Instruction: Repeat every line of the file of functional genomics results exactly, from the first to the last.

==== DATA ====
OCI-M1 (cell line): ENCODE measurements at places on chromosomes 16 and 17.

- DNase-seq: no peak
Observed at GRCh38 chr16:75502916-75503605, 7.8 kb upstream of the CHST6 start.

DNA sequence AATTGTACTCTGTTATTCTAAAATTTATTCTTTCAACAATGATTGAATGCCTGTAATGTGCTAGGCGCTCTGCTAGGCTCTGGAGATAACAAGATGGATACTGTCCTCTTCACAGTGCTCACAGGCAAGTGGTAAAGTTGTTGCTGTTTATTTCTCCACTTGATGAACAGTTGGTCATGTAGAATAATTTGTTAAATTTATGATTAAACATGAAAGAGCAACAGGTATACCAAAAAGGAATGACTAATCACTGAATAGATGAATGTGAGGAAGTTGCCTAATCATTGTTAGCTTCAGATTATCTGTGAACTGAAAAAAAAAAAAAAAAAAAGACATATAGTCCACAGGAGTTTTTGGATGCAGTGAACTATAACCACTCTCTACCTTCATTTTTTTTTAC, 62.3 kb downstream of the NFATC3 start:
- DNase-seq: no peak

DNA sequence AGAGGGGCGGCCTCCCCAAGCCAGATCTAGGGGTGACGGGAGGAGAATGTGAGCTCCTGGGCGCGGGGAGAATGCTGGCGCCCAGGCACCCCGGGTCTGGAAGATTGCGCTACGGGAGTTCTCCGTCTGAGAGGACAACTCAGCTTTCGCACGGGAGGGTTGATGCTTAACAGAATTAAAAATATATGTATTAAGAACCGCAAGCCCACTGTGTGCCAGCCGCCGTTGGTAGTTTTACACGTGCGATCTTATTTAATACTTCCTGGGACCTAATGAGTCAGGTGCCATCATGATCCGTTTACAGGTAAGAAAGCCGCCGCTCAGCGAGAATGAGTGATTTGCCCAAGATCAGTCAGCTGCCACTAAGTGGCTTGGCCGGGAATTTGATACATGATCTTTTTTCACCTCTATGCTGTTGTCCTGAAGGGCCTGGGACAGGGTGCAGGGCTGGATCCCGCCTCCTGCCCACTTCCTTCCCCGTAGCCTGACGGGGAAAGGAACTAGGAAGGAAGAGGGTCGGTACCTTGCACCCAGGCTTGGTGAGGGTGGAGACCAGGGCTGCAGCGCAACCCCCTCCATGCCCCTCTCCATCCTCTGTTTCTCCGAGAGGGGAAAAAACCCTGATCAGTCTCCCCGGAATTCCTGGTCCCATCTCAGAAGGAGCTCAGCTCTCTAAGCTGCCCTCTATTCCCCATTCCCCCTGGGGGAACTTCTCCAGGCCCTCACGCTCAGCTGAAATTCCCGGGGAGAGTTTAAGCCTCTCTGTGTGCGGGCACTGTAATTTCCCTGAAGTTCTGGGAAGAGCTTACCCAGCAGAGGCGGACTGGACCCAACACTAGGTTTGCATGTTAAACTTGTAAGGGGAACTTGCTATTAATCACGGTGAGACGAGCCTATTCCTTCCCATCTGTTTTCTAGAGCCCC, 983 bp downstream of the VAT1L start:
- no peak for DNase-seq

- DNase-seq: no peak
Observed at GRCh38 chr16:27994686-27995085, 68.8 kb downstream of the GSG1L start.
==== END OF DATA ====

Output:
OCI-M1 (cell line): ENCODE measurements at places on chromosomes 16 and 17.

- DNase-seq: no peak
Observed at GRCh38 chr16:75502916-75503605, 7.8 kb upstream of the CHST6 start.

DNA sequence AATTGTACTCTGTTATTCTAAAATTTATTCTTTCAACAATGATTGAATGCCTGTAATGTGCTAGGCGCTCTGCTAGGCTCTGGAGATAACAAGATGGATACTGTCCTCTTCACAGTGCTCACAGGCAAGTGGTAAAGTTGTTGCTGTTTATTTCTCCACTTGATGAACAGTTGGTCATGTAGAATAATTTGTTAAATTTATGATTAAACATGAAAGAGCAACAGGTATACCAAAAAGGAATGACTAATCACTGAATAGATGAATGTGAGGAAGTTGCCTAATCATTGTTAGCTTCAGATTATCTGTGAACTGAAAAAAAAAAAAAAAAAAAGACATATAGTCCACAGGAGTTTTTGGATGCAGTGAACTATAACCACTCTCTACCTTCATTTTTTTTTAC, 62.3 kb downstream of the NFATC3 start:
- DNase-seq: no peak

DNA sequence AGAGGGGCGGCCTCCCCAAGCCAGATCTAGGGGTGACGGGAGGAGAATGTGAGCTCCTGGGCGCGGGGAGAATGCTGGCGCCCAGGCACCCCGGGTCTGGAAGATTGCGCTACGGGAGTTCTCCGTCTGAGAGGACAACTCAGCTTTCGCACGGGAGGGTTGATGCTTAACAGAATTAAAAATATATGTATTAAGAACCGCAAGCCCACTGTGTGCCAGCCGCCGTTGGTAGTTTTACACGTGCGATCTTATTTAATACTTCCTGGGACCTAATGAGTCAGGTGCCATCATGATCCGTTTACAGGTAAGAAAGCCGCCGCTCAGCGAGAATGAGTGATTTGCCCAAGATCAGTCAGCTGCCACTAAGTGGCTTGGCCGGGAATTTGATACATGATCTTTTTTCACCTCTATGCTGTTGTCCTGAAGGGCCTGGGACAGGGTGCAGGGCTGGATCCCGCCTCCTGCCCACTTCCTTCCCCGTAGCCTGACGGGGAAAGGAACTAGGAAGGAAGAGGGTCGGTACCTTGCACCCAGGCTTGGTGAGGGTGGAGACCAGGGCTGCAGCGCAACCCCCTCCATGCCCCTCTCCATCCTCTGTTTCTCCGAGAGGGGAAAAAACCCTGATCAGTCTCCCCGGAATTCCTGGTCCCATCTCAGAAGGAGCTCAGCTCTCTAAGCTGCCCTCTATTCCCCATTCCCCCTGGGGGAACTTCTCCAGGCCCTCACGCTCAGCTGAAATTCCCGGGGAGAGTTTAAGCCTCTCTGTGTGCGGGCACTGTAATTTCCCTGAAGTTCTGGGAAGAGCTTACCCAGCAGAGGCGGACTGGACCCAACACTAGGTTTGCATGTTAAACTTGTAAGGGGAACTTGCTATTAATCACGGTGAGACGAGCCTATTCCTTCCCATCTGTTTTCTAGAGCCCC, 983 bp downstream of the VAT1L start:
- no peak for DNase-seq

- DNase-seq: no peak
Observed at GRCh38 chr16:27994686-27995085, 68.8 kb downstream of the GSG1L start.